Table of Contents

2.1.1 Definition and Use

An open channel is defined as a conduit or conveyance (artificial or natural) in which water flows with a free surface. A free surface means that the surface is open to the atmosphere and/or there is no additional pressure on the flow other than atmospheric pressure. Flow is caused by gravity and streams tend to follow the path of least resistance.

Open channels can be economical where large flows are to be carried and space is not restricted. An example of a newly constructed, open channel is shown in Figure 2.1. This channel would then be treated to avoid erosion, e.g. grassed.

Figure 2.1: Bare earth open channel

Source: DTMR (2010).

Open channels may be constructed to achieve one of three main functions:

  • to capture and convey run-off originating from the road formation – e.g. table drains forming part of the road drainage system where space within the road reserve is sufficient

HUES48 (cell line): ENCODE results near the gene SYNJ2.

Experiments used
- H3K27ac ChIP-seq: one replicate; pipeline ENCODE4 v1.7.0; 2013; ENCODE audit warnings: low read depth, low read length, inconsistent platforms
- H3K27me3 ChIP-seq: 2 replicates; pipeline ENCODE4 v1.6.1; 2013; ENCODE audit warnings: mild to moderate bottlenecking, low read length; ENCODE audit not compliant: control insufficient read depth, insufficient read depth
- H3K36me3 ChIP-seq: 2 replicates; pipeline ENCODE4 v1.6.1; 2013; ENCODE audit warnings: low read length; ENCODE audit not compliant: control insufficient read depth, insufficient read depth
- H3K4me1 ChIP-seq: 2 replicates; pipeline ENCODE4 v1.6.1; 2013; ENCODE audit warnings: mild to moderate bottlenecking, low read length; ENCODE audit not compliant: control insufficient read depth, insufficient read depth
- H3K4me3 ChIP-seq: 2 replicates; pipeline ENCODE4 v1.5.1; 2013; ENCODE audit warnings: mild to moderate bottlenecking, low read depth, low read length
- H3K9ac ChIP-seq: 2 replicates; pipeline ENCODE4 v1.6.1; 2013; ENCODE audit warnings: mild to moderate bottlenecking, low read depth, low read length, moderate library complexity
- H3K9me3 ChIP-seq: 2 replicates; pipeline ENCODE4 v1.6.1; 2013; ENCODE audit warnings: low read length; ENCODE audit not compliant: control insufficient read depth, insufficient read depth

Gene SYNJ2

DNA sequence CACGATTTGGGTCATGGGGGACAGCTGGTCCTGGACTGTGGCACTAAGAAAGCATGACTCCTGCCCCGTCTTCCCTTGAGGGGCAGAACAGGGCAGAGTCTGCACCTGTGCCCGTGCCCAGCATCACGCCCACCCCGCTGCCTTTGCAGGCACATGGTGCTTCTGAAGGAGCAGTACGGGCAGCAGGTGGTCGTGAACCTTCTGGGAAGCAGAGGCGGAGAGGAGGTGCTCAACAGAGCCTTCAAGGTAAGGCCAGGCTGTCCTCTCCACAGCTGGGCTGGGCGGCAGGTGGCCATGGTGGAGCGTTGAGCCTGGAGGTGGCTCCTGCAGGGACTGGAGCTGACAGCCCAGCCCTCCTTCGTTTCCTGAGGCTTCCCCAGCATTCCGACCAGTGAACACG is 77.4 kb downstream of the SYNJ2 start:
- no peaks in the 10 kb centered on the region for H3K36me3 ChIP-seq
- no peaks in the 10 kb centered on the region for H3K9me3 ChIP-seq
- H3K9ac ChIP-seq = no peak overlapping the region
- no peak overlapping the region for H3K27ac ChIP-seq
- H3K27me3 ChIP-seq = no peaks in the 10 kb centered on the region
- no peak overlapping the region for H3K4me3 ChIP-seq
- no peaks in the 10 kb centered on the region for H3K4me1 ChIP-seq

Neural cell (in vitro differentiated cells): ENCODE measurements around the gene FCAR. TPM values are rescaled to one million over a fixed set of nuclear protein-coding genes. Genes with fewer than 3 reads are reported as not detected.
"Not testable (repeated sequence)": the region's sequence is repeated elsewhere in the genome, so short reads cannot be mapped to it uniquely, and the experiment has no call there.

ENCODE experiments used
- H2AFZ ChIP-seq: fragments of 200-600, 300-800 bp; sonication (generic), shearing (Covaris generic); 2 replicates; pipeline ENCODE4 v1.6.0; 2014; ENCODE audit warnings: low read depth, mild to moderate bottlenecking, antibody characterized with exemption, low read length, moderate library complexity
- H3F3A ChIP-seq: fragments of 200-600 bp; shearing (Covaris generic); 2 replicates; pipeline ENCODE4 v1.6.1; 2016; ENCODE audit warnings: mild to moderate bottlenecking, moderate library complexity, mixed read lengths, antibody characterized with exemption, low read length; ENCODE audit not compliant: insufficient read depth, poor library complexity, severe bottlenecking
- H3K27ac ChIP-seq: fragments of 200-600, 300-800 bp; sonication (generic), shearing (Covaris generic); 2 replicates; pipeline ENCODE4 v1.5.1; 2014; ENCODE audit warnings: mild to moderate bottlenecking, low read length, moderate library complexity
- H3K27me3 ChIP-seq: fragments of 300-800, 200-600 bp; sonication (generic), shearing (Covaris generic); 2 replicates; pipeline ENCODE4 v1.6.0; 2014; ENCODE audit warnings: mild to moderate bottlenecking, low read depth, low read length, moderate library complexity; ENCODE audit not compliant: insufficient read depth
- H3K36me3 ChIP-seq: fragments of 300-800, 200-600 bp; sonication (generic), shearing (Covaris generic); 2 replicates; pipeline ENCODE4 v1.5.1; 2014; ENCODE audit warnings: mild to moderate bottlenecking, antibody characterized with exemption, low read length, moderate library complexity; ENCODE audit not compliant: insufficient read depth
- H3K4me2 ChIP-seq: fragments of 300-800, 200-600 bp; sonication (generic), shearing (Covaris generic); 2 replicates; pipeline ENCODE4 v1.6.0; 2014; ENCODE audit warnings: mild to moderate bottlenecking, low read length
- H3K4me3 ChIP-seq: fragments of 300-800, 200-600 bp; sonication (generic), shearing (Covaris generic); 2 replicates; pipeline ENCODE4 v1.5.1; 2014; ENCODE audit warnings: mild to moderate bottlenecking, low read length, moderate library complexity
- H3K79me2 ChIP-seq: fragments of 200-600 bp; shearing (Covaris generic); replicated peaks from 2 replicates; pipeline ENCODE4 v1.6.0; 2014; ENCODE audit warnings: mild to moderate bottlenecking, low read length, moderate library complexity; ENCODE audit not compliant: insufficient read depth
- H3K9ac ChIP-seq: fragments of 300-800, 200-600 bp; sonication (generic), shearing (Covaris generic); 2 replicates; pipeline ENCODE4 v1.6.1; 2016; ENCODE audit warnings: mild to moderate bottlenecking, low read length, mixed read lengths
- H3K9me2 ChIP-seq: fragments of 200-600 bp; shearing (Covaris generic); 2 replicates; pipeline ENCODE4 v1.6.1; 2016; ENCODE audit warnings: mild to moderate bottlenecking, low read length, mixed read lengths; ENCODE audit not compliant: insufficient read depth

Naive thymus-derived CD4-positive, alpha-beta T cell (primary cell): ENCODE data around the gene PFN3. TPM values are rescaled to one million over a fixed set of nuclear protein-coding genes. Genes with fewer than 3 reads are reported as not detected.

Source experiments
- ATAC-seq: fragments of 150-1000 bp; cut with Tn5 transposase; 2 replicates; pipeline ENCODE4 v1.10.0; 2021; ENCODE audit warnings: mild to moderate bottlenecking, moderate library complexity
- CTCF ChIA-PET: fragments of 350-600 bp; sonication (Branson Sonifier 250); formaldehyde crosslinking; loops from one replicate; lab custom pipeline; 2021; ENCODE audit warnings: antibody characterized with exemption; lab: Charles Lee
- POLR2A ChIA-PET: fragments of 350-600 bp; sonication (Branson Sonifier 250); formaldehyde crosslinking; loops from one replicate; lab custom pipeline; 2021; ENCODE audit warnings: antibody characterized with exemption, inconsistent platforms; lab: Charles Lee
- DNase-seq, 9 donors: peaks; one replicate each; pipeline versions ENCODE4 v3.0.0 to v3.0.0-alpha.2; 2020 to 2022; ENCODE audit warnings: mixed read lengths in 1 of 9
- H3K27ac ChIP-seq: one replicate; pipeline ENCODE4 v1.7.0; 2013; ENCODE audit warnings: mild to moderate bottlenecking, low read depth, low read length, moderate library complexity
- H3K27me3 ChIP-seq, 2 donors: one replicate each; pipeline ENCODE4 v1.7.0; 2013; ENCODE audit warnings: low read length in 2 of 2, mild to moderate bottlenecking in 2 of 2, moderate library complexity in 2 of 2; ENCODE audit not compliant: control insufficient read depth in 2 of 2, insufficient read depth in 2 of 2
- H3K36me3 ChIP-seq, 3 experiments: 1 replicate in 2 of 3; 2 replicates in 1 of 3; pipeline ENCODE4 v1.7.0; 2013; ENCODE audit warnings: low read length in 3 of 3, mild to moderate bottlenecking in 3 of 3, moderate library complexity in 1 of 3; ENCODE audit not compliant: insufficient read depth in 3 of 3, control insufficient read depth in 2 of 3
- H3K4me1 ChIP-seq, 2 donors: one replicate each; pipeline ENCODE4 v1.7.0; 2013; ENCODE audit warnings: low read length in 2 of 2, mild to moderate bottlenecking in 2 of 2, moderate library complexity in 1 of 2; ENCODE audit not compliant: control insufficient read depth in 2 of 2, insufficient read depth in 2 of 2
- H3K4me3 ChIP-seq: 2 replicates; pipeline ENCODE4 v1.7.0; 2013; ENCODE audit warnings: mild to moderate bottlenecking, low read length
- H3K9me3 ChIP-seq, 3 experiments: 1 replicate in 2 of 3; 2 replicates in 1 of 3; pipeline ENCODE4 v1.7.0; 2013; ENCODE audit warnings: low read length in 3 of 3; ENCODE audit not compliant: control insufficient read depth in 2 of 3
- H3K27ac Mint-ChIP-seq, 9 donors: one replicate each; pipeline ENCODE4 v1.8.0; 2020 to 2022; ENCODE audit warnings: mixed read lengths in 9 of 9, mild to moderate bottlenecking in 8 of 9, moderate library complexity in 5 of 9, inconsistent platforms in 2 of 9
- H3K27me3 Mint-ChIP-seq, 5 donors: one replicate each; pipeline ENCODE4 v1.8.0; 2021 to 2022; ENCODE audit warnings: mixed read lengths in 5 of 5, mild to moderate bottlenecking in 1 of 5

• to capture and convey overland flows before they reach the road formation, including catch drains at the top of cut batters to prevent scour of the embankments or side drains to intercept sheet flows and protect the road drainage system from inundation
  • to capture and convey flows beneath the road formation, including flows from the outlets of culverts or other drainage infrastructure.

This section focuses on the analysis and design of smaller natural streams and creeks and constructed drains and channels. Assessment of larger streams, creeks, rivers and floodplains is complex and should be referred to specialists in hydraulics and river engineering.

Where open channels are located adjacent to a road, they should be designed to cater for errant vehicles, see the Guide to Road Design Part 3: Geometric Design (AGRD Part 3) (Austroads 2010b) and the Guide to Road Design Part 6: Roadside Design, Safety and Barriers (AGRD Part 6) (Austroads 2010c).